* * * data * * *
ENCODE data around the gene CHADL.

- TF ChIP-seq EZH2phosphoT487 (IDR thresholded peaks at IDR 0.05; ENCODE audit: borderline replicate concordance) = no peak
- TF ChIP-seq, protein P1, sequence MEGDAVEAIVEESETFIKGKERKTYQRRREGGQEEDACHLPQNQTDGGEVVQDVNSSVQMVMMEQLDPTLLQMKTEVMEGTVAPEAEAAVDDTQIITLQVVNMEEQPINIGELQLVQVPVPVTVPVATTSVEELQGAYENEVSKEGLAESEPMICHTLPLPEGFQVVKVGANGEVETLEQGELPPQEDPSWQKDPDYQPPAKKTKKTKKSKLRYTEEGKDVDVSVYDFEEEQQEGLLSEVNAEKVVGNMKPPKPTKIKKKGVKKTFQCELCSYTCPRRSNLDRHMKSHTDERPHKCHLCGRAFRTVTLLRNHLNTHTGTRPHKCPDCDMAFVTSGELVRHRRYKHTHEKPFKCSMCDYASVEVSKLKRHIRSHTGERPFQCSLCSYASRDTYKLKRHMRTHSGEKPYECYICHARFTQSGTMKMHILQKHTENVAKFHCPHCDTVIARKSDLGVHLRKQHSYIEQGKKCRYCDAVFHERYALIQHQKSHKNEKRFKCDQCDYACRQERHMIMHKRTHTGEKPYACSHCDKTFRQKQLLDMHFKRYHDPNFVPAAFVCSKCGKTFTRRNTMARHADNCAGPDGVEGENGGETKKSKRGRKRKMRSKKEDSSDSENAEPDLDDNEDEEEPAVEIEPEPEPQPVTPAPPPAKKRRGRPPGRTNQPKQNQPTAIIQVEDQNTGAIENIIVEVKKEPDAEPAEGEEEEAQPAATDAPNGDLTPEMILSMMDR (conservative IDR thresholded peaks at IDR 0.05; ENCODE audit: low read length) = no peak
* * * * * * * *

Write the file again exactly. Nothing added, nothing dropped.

ENCODE data around the gene CHADL.

- TF ChIP-seq EZH2phosphoT487 (IDR thresholded peaks at IDR 0.05; ENCODE audit: borderline replicate concordance) = no peak
- TF ChIP-seq, protein P1, sequence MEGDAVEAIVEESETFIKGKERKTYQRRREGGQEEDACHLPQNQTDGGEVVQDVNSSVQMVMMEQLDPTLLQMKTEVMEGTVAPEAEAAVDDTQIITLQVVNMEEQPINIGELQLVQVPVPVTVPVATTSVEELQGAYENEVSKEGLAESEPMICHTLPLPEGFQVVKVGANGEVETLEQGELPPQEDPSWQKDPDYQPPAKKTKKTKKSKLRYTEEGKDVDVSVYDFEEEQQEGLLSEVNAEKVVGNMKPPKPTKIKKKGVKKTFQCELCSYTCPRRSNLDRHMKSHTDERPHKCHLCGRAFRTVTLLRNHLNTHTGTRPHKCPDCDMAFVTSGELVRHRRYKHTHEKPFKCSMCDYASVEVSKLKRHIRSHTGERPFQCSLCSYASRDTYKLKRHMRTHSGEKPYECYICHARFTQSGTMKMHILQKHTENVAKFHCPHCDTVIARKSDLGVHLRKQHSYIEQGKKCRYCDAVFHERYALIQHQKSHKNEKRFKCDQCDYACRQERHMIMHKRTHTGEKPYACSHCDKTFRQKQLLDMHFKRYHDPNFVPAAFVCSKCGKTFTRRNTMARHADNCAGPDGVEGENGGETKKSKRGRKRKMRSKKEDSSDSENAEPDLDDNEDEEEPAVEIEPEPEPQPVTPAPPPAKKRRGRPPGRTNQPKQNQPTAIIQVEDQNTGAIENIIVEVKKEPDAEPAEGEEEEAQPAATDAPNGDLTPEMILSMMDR (conservative IDR thresholded peaks at IDR 0.05; ENCODE audit: low read length) = no peak